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It’s taking me a while to get over just how cool the very concept of OnLive’s new app really is.
OnLive is a gaming service that lets you stream PC games over the Internet. You pay a fee, either to buy a game on the service or as a monthly subscription for a big group of them, and then you can stream those games down to your computer or a dedicated set-top box on your TV. It’s a great service if you happen to want to play Windows games but own a Mac, or have an older computer that’s not as powerful as what’s needed to play some of the top-of-the-line games out there. OnLive makes it so your hardware doesn’t really matter, because your computer isn’t the one running the game.
And that’s why OnLive for Android is so cool – the app lets you stream PC games to your tablet. I can’t get over that. You’re playing a big-time video game release on an Android device, and all you need is an Internet connection.
I previewed OnLive’s app back at E3 2011, and was impressed by it there. Now that the app is finally live on the Android Market, I’ve had a chance to mess around with it quite a bit more. It’s not nearly as good as streaming your games to your computer or TV, but playing PC games on your tablet is practical if you don’t mind a bit of a drop in graphical quality.
OnLive currently features 25 games that have been optimized for tablets, giving them special touchscreen controls that give you the ability to play them without a standard controller or keyboard and mouse like you would need on the set-top box or computer. Downloading the app earns you a copy of one of those optimized games, LEGO Batman, and once you sign-in to (or sign-up for) the service, you can be into the game in mere minutes. It’s really pretty amazing how quickly and easily OnLive works on an Android tab like the Samsung Galaxy Tab 10.1, which is what I tested it on. (The full list of compatible devices is available here.)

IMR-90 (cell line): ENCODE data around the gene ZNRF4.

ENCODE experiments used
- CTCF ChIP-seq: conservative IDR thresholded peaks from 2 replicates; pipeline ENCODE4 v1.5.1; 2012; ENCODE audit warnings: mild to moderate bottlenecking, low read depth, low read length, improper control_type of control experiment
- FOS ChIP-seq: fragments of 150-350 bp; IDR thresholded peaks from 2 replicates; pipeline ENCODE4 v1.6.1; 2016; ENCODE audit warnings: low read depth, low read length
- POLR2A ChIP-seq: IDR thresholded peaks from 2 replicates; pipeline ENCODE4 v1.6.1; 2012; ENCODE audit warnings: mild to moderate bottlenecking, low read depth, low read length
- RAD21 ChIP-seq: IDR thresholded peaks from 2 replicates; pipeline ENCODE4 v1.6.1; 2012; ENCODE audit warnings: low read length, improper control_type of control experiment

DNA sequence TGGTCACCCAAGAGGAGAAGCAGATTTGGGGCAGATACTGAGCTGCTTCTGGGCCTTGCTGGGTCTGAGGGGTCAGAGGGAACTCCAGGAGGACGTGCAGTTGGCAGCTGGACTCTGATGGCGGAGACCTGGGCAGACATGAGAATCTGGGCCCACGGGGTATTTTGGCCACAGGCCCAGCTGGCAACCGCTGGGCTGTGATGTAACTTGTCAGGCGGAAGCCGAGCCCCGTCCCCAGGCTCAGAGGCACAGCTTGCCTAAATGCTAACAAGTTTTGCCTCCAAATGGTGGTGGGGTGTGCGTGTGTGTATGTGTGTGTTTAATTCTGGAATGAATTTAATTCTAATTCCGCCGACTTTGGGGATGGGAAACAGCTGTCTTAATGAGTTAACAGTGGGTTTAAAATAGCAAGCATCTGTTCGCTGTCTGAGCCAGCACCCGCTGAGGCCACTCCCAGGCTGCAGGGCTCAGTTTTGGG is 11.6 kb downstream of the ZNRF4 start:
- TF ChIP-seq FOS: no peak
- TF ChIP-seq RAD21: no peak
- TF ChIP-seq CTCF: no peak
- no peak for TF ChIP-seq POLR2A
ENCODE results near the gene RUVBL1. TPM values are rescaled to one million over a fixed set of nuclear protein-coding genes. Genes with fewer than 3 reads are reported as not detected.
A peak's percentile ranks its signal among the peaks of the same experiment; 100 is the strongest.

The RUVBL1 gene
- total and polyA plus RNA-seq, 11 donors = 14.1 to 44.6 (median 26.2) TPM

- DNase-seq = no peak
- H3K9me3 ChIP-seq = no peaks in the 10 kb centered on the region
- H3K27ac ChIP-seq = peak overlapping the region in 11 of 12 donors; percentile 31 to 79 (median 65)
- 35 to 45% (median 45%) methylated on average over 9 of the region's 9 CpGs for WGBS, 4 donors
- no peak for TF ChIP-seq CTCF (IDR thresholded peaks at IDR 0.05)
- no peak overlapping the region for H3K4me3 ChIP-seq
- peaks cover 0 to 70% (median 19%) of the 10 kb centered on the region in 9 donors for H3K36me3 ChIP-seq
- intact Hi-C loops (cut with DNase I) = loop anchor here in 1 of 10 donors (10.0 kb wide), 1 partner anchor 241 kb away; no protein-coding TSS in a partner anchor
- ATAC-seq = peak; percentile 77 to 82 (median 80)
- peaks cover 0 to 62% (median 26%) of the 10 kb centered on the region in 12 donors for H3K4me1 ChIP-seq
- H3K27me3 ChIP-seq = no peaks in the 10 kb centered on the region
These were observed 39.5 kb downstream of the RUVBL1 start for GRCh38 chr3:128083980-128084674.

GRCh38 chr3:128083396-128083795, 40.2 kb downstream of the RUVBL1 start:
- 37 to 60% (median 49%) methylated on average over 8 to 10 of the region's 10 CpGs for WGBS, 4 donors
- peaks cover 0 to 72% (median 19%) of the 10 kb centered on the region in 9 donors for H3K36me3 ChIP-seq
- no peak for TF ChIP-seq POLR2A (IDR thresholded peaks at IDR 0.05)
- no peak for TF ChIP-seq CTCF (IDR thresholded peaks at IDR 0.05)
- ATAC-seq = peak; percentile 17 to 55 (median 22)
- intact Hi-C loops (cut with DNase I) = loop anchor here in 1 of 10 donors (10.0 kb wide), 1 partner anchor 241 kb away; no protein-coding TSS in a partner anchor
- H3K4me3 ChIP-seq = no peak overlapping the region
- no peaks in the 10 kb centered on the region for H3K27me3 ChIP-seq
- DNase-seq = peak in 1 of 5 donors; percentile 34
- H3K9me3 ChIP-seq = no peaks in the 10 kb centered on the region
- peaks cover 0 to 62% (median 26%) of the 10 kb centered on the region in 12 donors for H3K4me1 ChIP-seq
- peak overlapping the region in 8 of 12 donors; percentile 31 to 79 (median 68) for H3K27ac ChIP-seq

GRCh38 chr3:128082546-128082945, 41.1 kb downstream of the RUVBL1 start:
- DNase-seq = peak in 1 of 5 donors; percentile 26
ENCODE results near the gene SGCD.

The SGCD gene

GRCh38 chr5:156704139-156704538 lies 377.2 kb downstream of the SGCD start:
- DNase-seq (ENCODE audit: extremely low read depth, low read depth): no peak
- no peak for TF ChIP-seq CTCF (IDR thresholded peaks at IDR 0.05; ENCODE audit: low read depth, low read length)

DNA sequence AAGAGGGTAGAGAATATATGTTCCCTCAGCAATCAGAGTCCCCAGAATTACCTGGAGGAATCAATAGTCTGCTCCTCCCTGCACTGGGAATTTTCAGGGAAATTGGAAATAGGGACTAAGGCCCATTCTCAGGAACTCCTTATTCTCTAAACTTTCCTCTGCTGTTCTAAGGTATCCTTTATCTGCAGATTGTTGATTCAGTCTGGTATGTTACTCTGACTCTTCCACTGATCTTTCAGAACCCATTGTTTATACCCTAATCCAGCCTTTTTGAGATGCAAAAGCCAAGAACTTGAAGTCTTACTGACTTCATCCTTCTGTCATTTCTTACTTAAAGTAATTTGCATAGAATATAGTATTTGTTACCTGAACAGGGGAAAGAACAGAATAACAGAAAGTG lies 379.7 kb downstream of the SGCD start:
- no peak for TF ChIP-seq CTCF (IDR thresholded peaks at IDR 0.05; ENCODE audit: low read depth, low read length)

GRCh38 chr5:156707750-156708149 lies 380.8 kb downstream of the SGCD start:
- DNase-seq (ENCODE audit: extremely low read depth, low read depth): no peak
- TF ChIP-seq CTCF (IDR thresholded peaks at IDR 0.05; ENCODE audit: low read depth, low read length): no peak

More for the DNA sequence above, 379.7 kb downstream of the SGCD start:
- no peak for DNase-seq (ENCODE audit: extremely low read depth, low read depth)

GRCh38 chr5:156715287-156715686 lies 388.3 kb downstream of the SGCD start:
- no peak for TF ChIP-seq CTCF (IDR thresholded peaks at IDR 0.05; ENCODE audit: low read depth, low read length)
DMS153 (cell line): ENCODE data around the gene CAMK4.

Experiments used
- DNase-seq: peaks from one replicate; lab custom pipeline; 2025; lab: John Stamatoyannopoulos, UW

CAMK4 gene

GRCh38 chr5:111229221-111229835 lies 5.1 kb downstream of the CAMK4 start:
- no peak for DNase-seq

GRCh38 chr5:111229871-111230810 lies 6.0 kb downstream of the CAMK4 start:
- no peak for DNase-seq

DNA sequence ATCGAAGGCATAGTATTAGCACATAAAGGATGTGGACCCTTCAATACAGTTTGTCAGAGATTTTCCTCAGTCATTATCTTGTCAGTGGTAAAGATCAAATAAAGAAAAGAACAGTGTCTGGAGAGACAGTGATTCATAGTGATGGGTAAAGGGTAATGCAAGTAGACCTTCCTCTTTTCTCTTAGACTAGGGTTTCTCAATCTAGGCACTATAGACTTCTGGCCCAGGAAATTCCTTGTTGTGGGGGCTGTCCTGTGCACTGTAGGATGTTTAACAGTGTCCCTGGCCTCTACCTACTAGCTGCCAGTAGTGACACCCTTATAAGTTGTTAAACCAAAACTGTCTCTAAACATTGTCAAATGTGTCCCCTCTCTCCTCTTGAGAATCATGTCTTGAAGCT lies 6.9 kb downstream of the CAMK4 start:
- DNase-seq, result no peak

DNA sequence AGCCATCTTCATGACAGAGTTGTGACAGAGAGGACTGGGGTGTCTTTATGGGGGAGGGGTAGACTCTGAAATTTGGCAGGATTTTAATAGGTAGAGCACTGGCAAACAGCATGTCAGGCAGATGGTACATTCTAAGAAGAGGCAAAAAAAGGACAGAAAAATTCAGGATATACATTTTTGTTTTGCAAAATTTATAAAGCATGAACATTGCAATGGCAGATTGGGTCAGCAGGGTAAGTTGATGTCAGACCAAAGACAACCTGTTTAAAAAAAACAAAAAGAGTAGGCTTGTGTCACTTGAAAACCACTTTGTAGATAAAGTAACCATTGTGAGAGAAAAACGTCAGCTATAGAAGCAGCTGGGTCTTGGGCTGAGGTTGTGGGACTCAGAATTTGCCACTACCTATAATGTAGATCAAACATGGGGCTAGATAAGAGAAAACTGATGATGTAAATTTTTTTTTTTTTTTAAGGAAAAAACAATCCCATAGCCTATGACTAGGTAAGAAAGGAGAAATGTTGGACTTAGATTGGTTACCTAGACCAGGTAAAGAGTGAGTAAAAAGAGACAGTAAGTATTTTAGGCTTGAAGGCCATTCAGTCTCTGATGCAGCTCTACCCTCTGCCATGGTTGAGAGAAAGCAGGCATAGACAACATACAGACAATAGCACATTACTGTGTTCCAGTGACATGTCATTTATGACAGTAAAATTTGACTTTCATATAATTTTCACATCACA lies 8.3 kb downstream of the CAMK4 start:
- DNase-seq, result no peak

In terms of performance, OnLive ran pretty well throughout my time with it. Sometimes it looked surprisingly great; other times, the image would break up a little bit and look like a rough YouTube video. These moments didn’t last long and never rendered the game unplayable, they just made it ugly. As long as you’re playing on a decent Internet connection (I was using my home Wi-Fi, which isn’t great), the game runs well even if the picture spends a few moments looking a bit muddled.
Controlling LEGO Batman was a little rougher, though. Even with the optimized touchscreen controls, this is definitely not the way the game was meant to be played, and it took some getting used to. Playing with touchscreen controls is good in a pinch, but OnLive is currently working on a wireless gamepad controller that will work with compatible tablets that should work much better than trying to control the game on the screen. It’ll also make OnLive’s full library available to tablet players – a little over 180 games.
Still, even with some visual issues and with the controls feeling weird, OnLive is pretty amazing. The app is free, as is your membership to the service – you only pay for what you play. And we’re talking about playing full video games on a tablet here; that’s just too cool to get over. Mind you, playing OnLive games on any mobile device is not the absolute ideal way to do it, but it opens up a lot more opportunities for gamers to take their titles on the go with them, or to play while someone else is watching TV, or to use in a host of other circumstances.
If you’re already an OnLive player, there’s no reason not to grab this app. If you’re not, you might want to consider it if you’re into PC games and like the idea of taking your gaming across multiple devices.